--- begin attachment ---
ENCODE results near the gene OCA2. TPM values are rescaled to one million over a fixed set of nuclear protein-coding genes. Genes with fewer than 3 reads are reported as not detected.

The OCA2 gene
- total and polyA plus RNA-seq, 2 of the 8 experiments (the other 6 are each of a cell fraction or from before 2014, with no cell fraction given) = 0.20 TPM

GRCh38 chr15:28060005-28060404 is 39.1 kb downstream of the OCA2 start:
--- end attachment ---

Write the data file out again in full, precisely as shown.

ENCODE results near the gene OCA2. TPM values are rescaled to one million over a fixed set of nuclear protein-coding genes. Genes with fewer than 3 reads are reported as not detected.

The OCA2 gene
- total and polyA plus RNA-seq, 2 of the 8 experiments (the other 6 are each of a cell fraction or from before 2014, with no cell fraction given) = 0.20 TPM

GRCh38 chr15:28060005-28060404 is 39.1 kb downstream of the OCA2 start: